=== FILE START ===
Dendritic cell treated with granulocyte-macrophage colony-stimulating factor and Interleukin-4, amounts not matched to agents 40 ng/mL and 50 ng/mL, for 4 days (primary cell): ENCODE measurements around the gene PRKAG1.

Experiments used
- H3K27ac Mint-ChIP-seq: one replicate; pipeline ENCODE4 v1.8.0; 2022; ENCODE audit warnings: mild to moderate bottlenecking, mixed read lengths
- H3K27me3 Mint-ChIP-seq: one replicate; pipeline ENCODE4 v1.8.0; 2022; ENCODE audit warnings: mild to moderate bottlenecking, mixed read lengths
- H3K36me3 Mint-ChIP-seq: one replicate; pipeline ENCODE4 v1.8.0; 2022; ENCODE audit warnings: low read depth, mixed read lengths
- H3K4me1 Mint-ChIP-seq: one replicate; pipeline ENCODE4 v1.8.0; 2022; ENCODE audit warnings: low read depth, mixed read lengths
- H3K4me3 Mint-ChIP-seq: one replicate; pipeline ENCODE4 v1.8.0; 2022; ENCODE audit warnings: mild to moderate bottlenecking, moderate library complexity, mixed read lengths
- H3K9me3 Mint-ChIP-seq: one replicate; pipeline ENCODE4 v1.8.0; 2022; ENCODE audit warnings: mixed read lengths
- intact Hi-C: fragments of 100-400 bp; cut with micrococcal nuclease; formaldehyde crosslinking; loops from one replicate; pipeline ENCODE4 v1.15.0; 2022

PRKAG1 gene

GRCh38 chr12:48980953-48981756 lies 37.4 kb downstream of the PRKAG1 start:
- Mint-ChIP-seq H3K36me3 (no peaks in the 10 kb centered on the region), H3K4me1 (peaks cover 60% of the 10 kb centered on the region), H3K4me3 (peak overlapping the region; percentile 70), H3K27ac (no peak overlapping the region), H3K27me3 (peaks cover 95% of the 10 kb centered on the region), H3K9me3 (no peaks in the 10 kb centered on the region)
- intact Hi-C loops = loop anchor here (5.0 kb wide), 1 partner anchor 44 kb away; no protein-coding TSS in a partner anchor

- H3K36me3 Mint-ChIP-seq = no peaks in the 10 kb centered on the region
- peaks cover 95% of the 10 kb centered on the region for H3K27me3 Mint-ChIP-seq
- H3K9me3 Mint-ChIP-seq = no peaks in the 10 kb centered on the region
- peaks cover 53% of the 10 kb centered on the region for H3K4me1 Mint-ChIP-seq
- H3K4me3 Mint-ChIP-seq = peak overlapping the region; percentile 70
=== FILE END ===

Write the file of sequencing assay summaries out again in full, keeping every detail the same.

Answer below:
Dendritic cell treated with granulocyte-macrophage colony-stimulating factor and Interleukin-4, amounts not matched to agents 40 ng/mL and 50 ng/mL, for 4 days (primary cell): ENCODE measurements around the gene PRKAG1.

Experiments used
- H3K27ac Mint-ChIP-seq: one replicate; pipeline ENCODE4 v1.8.0; 2022; ENCODE audit warnings: mild to moderate bottlenecking, mixed read lengths
- H3K27me3 Mint-ChIP-seq: one replicate; pipeline ENCODE4 v1.8.0; 2022; ENCODE audit warnings: mild to moderate bottlenecking, mixed read lengths
- H3K36me3 Mint-ChIP-seq: one replicate; pipeline ENCODE4 v1.8.0; 2022; ENCODE audit warnings: low read depth, mixed read lengths
- H3K4me1 Mint-ChIP-seq: one replicate; pipeline ENCODE4 v1.8.0; 2022; ENCODE audit warnings: low read depth, mixed read lengths
- H3K4me3 Mint-ChIP-seq: one replicate; pipeline ENCODE4 v1.8.0; 2022; ENCODE audit warnings: mild to moderate bottlenecking, moderate library complexity, mixed read lengths
- H3K9me3 Mint-ChIP-seq: one replicate; pipeline ENCODE4 v1.8.0; 2022; ENCODE audit warnings: mixed read lengths
- intact Hi-C: fragments of 100-400 bp; cut with micrococcal nuclease; formaldehyde crosslinking; loops from one replicate; pipeline ENCODE4 v1.15.0; 2022

PRKAG1 gene

GRCh38 chr12:48980953-48981756 lies 37.4 kb downstream of the PRKAG1 start:
- Mint-ChIP-seq H3K36me3 (no peaks in the 10 kb centered on the region), H3K4me1 (peaks cover 60% of the 10 kb centered on the region), H3K4me3 (peak overlapping the region; percentile 70), H3K27ac (no peak overlapping the region), H3K27me3 (peaks cover 95% of the 10 kb centered on the region), H3K9me3 (no peaks in the 10 kb centered on the region)
- intact Hi-C loops = loop anchor here (5.0 kb wide), 1 partner anchor 44 kb away; no protein-coding TSS in a partner anchor

- H3K36me3 Mint-ChIP-seq = no peaks in the 10 kb centered on the region
- peaks cover 95% of the 10 kb centered on the region for H3K27me3 Mint-ChIP-seq
- H3K9me3 Mint-ChIP-seq = no peaks in the 10 kb centered on the region
- peaks cover 53% of the 10 kb centered on the region for H3K4me1 Mint-ChIP-seq
- H3K4me3 Mint-ChIP-seq = peak overlapping the region; percentile 70